3 Introducing the product life cycle and describing product features
The next activity introduces the concept of product life cycles, considers why some products fail and others succeed, and examines tangible and intangible product characteristics.
Activity 2 Introducing the project life cycle and describing product features
Read the following section, a(Dibb and Simkin), from the section ‘Product life cycles’ up to the end of the section entitled ‘Summary’. After having read the passage, do Tasks B and C.
List the tangible and intangible attributes of a spiral notebook. Compare the benefits of the spiral notebook with those of an intangible product such as life insurance.
The tangible characteristics of a spiral notebook are those features that can be touched or seen before purchase. This might include the strength of the metal spiral, the weight of the book, the texture of the cover and the quality of the paper. Of course, if the notebook is heavily wrapped, these elements may not be visible and will therefore become intangible. This is because the customer will be unable at the time of purchase to judge the spiral notebook’s features.
Life insurance is similarly intangible because at the point of purchase the customer does not actually know whether the company will pay out when it is supposed to. The customer is buying a ‘promise’, which may or may not be fulfilled.
What is the relationship between the concepts of the product mix and the product life cycle?
The product mix is defined as the ‘composite group of products that a company makes available to customers’. The example given in Dibb and Simkin relates to Procter & Gamble’s product mix for personal care products and laundry detergents. The product life cycle shows how products go through a cycle that starts off with the introduction of a product, moves to a growth in sales, and progresses through maturity where sales and profits plateau and then reduce, before finally entering a decline stage.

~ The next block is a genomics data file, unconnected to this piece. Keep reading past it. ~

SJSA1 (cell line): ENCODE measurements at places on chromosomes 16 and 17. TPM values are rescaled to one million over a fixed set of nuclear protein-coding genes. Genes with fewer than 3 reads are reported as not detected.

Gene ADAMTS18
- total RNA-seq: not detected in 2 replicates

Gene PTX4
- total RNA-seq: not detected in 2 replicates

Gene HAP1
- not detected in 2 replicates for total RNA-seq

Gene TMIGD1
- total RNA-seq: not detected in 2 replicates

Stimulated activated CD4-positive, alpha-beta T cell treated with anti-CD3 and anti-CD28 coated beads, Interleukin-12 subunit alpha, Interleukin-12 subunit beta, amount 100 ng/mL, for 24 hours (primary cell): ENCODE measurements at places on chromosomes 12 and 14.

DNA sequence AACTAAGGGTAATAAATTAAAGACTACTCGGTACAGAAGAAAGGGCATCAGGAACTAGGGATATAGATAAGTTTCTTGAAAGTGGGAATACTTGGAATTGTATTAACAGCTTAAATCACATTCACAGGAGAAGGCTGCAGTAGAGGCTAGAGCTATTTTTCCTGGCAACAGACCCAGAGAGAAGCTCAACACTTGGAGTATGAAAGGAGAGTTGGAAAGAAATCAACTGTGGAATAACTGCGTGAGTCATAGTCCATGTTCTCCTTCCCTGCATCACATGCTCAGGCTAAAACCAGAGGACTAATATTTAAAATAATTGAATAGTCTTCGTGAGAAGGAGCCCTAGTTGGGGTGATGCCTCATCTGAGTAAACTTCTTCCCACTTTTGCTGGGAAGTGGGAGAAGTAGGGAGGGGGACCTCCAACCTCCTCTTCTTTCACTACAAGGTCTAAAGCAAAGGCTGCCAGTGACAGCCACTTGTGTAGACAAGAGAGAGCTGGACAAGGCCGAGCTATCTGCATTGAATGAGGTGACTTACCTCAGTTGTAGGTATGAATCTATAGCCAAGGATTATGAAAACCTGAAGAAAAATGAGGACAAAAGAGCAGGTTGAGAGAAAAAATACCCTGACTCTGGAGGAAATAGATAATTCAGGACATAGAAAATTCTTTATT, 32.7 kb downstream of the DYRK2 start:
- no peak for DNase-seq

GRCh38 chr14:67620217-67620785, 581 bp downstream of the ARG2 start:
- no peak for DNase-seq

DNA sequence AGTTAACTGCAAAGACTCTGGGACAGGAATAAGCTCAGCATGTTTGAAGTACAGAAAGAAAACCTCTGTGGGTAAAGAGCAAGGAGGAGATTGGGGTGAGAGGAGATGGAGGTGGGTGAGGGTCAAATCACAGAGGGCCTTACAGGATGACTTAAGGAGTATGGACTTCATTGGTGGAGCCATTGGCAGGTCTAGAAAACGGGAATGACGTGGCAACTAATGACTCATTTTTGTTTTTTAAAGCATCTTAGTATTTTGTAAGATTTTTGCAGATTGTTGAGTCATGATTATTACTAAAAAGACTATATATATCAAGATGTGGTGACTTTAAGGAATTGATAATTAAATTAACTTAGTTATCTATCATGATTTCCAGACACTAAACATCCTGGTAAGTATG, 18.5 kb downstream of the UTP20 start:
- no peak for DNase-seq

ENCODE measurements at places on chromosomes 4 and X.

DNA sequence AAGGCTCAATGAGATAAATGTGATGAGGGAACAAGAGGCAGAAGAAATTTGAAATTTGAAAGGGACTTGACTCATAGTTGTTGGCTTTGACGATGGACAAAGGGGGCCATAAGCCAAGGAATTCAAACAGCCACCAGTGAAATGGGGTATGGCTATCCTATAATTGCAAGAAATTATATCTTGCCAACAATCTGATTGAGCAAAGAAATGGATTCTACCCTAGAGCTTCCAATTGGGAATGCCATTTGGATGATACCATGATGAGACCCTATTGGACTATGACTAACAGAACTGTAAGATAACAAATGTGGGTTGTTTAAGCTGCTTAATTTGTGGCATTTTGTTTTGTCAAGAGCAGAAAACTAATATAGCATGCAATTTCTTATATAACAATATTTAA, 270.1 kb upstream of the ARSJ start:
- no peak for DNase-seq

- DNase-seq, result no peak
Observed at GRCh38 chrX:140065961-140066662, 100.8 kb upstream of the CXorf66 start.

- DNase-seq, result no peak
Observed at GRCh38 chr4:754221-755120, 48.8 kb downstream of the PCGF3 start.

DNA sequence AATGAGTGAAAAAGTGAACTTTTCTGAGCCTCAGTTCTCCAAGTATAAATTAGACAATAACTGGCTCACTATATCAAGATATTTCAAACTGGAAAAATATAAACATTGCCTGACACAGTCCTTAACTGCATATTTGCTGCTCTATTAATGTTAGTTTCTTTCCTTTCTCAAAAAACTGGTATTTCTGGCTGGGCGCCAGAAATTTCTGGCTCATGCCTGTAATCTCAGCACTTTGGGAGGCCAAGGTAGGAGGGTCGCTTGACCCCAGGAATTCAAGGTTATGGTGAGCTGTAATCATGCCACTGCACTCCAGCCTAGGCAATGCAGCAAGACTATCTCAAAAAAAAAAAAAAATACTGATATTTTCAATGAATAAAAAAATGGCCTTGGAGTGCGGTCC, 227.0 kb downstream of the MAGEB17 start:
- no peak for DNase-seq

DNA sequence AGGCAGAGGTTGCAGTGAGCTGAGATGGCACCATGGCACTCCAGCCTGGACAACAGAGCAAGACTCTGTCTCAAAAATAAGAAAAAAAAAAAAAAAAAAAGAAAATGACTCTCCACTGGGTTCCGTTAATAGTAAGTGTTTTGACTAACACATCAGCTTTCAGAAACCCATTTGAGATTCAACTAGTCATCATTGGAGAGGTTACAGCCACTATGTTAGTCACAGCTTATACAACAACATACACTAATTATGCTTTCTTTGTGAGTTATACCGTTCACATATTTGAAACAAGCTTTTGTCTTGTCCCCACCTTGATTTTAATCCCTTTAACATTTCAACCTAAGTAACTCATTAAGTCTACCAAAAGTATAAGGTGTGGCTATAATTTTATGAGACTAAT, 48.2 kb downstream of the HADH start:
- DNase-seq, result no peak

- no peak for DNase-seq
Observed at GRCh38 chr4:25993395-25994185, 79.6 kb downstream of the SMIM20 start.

As a product progresses through these stages, there are marketing and financial implications for the organisation. For example, the introduction stage is associated with relatively high levels of investment during which time the firm is often making losses. On the other hand, products in the later stages of growth are generally maximising their profits. As you will probably realise, this process has clear implications for firms. Organisations with all of their products in the introduction stage face a severe drain on their financial resources. Those with all of their products in the growth stage may be enjoying the profits now, but will not have a pipeline of products to replace these offerings when they begin to decline.
You have probably already realised that a good solution is for firms to have a mix of products at different stages of the product life cycle. This allows products needing investment to achieve their future potential to be funded by those which are currently profitable.